The Album That Nearly Broke Up Metallica

Metallica seems to have been around almost as long as heavy metal itself. The band got their start in 1981 when frontman James Hatfield and drummer Lars Ulrich joined forces. Since then, between tours and studio albums, the band has been working virtually nonstop. They've been famous for everything from their musical hits to suing Napster back in 2000. They're one of the few metal bands that can be found on both new rock and oldies stations alike, since they're released songs over a span of nearly 40 years. To date, the band has at least ten studio albums and eight live albums. And one of those albums nearly brought the band to a permanent end.

It wasn't the St. Anger album itself that nearly put an end to Metallica, but rather the personal and interpersonal troubles of the bandmates. St. Anger was released in June 2003 and looked like it might be Metallica's final album. Rolling Stone reported that the band's then-bassist, Jason Newsted, left the group before the album's production, saying the reasoning was "private and personal reasons and the physical damage I have done to myself over the years while playing the music that I love." Following the band's loss of Newsted, Metallica picked up Rob Trujillo on bass and proceeded with St. Anger. They made it about three months into producing the album before Hatfield announced that he was heading for rehab, which he did in 2004 after the album was released.

It all fell to hell while making St. Anger

Even though Hatfield openly admitted wanting to better himself, that didn't mean the band was out of the water. According to Revolver, the band was getting along so poorly that they had to hire a "performance enhancement coach" to help them all get along, including group therapy, while they worked on the album. The troubles the band was going through were enough to warrant a documentary, Some Kind of Monster.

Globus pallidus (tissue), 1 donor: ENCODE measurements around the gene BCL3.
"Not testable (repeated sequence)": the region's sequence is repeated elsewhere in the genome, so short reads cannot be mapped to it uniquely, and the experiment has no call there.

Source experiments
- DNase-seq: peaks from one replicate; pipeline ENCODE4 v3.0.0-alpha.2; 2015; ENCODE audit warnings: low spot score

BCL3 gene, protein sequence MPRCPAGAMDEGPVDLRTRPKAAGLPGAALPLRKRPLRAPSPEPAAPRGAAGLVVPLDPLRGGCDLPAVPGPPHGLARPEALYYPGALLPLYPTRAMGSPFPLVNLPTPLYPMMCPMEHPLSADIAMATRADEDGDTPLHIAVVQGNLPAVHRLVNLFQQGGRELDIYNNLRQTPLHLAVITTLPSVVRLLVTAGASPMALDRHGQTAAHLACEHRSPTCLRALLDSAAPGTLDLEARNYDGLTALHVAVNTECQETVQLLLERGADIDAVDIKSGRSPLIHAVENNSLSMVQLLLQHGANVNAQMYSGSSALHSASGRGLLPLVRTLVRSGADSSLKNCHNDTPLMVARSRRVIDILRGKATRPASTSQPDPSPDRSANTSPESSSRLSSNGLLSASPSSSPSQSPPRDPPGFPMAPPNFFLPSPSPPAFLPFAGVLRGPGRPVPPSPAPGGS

Things weren't much better when Hatfield returned from rehab. The band toured to promote St. Anger, and though they returned from the road in one piece, they were chewed up and spit out. They'd been hovering on the brink for a few years now and things weren't exactly looking up. For roughly a year after the tour, the band was on a break. Drummer Lars Ulrich called the year "some much-needed chill time" in an interview with The Sun in 2019.

"That was the last time we had a real break," Ulrich says, referring to after the St. Anger tour, "We haven't shut down the band in 14 years, but we disappeared then for about a year." Ulrich also says it was The Rolling Stones who pulled their band from the brink of destruction when they had Metallica open for them on tour. "It gave us the way to start it back up again.

Breaking up is always a threat to the band

"Whether you're a team in an office or a bunch of dudes in a rock and roll band, at some point people have to figure out how to get along and work as a team," he said of the tour. "Fortunately we cared enough about Metallica on behalf of ourselves and the fans to figure out a way to make it function."

Since St. Anger, Hatfield has been in rehab twice, the documentary has exposed many of the band's troubles, and Metallica has powered through — for now, anyway. An interview with Rolling Stone showed that Hatfield and Ulrich still occasionally butt heads. Ulrich, during the interview, was playing an odd rhythm to one of the band's old songs, and Hatfield responds to it with agitation. But that's not the real issue.

The band is always under threat of breaking up — "The band can still pretty much fall apart at any moment," said Hatfield. He goes on: "But we don't want that. We know too much now. It's come with time and growing up together, going through tons of shit together and possibly maturing. I know that's a strange word in this business, but we care too much. We know where all the nuclear buttons are with each other, but we don't push 'em. We love what we do, and we want to keep it going." The threat will always be there, but they seem pretty determined to pull through.